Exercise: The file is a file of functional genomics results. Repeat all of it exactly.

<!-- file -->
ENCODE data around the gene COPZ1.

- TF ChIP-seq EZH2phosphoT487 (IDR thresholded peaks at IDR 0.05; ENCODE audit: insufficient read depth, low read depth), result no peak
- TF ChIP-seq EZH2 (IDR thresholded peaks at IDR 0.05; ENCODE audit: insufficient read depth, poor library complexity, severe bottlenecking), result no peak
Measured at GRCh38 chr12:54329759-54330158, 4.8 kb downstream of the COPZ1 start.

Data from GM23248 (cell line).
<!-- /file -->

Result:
ENCODE data around the gene COPZ1.

- TF ChIP-seq EZH2phosphoT487 (IDR thresholded peaks at IDR 0.05; ENCODE audit: insufficient read depth, low read depth), result no peak
- TF ChIP-seq EZH2 (IDR thresholded peaks at IDR 0.05; ENCODE audit: insufficient read depth, poor library complexity, severe bottlenecking), result no peak
Measured at GRCh38 chr12:54329759-54330158, 4.8 kb downstream of the COPZ1 start.

Data from GM23248 (cell line).